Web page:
Adrian Esparza, So Fast and Slow, 2012. Image via www.parasol-unit.org.

Of course, no exhibition on line would be complete without Richard Long (fresh from Haunch of Venison) and Sol LeWitt’s Wall Drawing #103 from 1971.

For me, Conrad Shawcross’s Harmonic Manifold 1 (5:4) stands out and still has the same mysterious enigma as when I first saw it at Turner Contemporary and then again at Frieze – it’s been around quite a lot.  Placed on a raised platform surrounded by Shawcross’s drawings the work commands respect, bringing its own inspirational gravitas to Parasol.

Conrad Shawcross, Harmonic Manifold 1 (5:4), 2011. Own photograph.

The exhibition is a well-thought out idea, nothing radical, nothing subversive.  My fellow gallery-goer thought it had crossed the line and was dull.  I thought the strength of the disparate works kept it interesting.  The main problem is that line can be so manipulated that, in fact, the theme of the exhibition is everything, as everything uses line.

Outside at Parasol. Own photograph.

Parasol will always have the advantage that their stunning gallery space shows off works to their best no matter what they are.  It was a warm evening and people were milling outside by the pond, sipping champagne under Yamada’s SAD light and returning to the exhibition with smiles on their faces.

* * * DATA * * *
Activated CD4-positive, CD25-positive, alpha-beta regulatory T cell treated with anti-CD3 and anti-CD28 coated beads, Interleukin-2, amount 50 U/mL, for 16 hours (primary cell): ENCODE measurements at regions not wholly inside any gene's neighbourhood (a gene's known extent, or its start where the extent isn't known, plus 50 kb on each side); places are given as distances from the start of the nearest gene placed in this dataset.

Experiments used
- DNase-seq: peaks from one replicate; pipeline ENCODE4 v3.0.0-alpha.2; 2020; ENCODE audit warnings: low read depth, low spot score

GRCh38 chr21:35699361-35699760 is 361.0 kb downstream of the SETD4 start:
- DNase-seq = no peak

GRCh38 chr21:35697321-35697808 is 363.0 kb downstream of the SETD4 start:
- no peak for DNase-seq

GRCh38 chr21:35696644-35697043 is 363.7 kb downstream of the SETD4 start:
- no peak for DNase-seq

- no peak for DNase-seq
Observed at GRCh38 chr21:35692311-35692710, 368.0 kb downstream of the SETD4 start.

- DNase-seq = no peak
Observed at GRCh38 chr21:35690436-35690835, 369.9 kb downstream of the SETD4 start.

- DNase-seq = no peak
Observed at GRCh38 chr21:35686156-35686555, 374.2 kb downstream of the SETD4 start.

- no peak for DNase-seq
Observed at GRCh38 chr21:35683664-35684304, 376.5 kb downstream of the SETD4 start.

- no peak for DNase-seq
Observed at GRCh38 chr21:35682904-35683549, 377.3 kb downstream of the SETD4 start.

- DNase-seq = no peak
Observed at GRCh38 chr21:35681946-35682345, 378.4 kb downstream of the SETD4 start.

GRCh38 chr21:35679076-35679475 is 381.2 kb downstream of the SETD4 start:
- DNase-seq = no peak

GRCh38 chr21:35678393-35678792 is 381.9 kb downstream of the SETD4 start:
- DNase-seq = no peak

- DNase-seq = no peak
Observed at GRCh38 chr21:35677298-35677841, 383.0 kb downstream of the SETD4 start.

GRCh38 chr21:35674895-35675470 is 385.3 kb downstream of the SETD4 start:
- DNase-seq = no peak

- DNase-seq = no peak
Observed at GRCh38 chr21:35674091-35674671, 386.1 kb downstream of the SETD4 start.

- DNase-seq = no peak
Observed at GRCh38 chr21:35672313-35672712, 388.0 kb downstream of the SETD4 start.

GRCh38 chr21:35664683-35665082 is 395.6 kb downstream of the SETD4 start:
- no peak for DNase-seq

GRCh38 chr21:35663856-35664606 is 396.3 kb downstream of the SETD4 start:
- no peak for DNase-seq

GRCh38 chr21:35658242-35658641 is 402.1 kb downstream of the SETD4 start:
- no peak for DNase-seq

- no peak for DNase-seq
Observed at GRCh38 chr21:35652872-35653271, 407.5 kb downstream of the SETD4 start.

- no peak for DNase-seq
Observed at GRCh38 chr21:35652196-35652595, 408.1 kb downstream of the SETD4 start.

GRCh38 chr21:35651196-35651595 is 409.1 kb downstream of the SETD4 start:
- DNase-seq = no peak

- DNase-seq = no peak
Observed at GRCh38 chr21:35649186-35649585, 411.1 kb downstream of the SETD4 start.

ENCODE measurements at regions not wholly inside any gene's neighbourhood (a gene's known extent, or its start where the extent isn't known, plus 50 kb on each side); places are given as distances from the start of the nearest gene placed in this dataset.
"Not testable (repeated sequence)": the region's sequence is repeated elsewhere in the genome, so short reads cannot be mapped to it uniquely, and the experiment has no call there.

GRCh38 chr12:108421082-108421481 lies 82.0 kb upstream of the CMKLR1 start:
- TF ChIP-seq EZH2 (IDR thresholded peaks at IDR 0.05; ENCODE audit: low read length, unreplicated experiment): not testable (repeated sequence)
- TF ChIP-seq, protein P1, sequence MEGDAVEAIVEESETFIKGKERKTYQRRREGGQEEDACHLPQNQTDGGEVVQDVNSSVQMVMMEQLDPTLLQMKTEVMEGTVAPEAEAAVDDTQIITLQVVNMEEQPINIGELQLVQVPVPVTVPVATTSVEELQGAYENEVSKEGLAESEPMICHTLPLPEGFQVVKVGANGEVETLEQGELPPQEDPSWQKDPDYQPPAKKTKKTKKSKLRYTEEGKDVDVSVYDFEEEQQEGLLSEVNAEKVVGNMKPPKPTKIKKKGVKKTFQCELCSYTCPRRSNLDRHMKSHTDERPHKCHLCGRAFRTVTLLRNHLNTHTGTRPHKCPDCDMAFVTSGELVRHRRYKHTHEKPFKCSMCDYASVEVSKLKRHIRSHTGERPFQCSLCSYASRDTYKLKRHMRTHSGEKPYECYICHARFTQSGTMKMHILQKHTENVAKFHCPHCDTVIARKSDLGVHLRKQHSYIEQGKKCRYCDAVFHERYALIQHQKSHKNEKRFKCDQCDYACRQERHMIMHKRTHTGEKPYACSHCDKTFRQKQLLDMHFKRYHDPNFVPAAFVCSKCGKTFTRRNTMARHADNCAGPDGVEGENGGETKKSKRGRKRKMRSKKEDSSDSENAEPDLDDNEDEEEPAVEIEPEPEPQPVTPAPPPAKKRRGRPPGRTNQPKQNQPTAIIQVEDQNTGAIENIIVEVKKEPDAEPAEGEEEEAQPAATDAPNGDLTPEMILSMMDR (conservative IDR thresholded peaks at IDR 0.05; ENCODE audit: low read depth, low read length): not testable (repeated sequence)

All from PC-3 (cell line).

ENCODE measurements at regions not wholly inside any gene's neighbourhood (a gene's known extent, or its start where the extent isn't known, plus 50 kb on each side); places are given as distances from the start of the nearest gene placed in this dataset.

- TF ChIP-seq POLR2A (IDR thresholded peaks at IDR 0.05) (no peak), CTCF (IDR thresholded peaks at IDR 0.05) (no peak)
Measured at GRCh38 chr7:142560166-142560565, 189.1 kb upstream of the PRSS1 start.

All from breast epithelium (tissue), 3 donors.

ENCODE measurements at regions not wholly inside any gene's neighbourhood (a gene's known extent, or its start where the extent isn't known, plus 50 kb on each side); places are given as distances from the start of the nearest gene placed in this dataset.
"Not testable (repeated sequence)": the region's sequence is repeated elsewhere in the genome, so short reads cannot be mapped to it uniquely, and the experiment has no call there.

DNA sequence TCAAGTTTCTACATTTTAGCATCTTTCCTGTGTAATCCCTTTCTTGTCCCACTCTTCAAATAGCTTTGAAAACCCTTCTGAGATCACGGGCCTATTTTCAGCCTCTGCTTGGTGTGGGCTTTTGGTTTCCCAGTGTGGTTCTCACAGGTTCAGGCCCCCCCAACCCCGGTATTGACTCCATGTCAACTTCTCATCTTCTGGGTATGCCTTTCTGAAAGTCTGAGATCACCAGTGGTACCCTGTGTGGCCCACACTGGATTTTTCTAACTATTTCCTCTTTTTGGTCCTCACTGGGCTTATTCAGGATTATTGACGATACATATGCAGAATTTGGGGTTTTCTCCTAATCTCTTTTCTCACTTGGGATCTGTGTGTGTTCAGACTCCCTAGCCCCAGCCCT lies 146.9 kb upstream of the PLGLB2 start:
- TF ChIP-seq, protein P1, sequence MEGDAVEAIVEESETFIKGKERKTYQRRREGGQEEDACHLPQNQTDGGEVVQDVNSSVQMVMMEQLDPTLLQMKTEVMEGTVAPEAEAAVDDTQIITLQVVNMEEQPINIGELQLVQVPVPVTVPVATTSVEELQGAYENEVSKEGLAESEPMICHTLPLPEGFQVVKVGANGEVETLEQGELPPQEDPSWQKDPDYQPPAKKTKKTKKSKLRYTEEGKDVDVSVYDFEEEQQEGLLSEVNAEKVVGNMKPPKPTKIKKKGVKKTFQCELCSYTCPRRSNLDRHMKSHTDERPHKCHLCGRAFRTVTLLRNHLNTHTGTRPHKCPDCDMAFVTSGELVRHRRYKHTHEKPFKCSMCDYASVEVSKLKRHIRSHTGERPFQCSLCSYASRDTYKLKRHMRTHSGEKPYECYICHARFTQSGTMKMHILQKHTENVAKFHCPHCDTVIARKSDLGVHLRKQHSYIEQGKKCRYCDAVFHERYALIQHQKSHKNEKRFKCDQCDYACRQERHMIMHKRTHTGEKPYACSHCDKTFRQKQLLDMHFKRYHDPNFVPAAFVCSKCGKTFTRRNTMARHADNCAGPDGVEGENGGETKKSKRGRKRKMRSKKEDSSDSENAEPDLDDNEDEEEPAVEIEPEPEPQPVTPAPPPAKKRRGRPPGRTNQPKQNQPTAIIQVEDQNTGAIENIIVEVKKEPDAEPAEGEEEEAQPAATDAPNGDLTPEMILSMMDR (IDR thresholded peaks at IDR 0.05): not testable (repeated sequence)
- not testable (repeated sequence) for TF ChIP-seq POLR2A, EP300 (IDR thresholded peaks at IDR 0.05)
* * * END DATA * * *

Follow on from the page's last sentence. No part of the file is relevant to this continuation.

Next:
Lines of Thought is at Parasol unit until 13th May 2012, www.parasol-unit.org.

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Two of a Kind? Twombly and Poussin at Dulwich

26 Jul

Driving down to Dulwich earlier today, I decided to rely on the brain power of my sat-nav to guide the way.  I thought it was a fairly safe decision to use a gadget designed for navigating to help me on my way but here I was mistaken.  Admittedly, I was treated to a delightfully scenic tour of London before happening on Dulwich but I got there in the end.

The Dulwich Picture Gallery, as always, is worth a visit for the sheer beauty of Soane’s architecture (I have a thing for Soane since one of my first ever work placements was at the Sir John Soane Museum) and its impressive permanent collection.

Dulwich Picture Gallery. Own photograph.

Twombly and Poussin: Arcadian Painters attempts to combine the works of Cy Twombly and Nicolas Poussin.  Both artists moved to Rome aged 30 and found their lifelong subject matter in this amazing city, inspired by the worlds of Classical antiquities.

Nicolas Poussin, The Nurture of Jupiter, mid-1630s. Image via www.guardian.co.uk.  

There is no doubt that both these artists are great and that there is a link but I don’t think this bold idea quite pulls through.